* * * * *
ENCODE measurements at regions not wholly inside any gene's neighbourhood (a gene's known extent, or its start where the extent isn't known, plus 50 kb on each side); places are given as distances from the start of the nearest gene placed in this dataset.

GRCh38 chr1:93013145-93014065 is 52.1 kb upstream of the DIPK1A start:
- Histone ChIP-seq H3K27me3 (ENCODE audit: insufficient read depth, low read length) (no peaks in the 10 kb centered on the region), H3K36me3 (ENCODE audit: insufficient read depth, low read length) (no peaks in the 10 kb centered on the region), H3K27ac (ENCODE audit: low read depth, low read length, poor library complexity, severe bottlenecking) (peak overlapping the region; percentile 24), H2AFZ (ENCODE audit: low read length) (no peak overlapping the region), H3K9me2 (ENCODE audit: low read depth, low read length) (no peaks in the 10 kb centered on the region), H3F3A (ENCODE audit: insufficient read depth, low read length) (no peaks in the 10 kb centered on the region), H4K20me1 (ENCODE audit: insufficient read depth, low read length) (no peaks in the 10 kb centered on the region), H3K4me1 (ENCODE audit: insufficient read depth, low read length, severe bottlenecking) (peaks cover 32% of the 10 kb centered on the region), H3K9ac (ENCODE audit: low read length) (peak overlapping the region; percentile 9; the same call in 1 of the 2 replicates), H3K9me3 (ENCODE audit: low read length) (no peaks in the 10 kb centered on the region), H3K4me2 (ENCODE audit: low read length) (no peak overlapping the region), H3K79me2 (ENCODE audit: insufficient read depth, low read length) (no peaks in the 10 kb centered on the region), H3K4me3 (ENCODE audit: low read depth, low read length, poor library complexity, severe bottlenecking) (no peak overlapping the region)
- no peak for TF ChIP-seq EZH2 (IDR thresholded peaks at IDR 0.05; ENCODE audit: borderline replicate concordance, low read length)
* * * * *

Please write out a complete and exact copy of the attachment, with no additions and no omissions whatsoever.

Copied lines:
ENCODE measurements at regions not wholly inside any gene's neighbourhood (a gene's known extent, or its start where the extent isn't known, plus 50 kb on each side); places are given as distances from the start of the nearest gene placed in this dataset.

GRCh38 chr1:93013145-93014065 is 52.1 kb upstream of the DIPK1A start:
- Histone ChIP-seq H3K27me3 (ENCODE audit: insufficient read depth, low read length) (no peaks in the 10 kb centered on the region), H3K36me3 (ENCODE audit: insufficient read depth, low read length) (no peaks in the 10 kb centered on the region), H3K27ac (ENCODE audit: low read depth, low read length, poor library complexity, severe bottlenecking) (peak overlapping the region; percentile 24), H2AFZ (ENCODE audit: low read length) (no peak overlapping the region), H3K9me2 (ENCODE audit: low read depth, low read length) (no peaks in the 10 kb centered on the region), H3F3A (ENCODE audit: insufficient read depth, low read length) (no peaks in the 10 kb centered on the region), H4K20me1 (ENCODE audit: insufficient read depth, low read length) (no peaks in the 10 kb centered on the region), H3K4me1 (ENCODE audit: insufficient read depth, low read length, severe bottlenecking) (peaks cover 32% of the 10 kb centered on the region), H3K9ac (ENCODE audit: low read length) (peak overlapping the region; percentile 9; the same call in 1 of the 2 replicates), H3K9me3 (ENCODE audit: low read length) (no peaks in the 10 kb centered on the region), H3K4me2 (ENCODE audit: low read length) (no peak overlapping the region), H3K79me2 (ENCODE audit: insufficient read depth, low read length) (no peaks in the 10 kb centered on the region), H3K4me3 (ENCODE audit: low read depth, low read length, poor library complexity, severe bottlenecking) (no peak overlapping the region)
- no peak for TF ChIP-seq EZH2 (IDR thresholded peaks at IDR 0.05; ENCODE audit: borderline replicate concordance, low read length)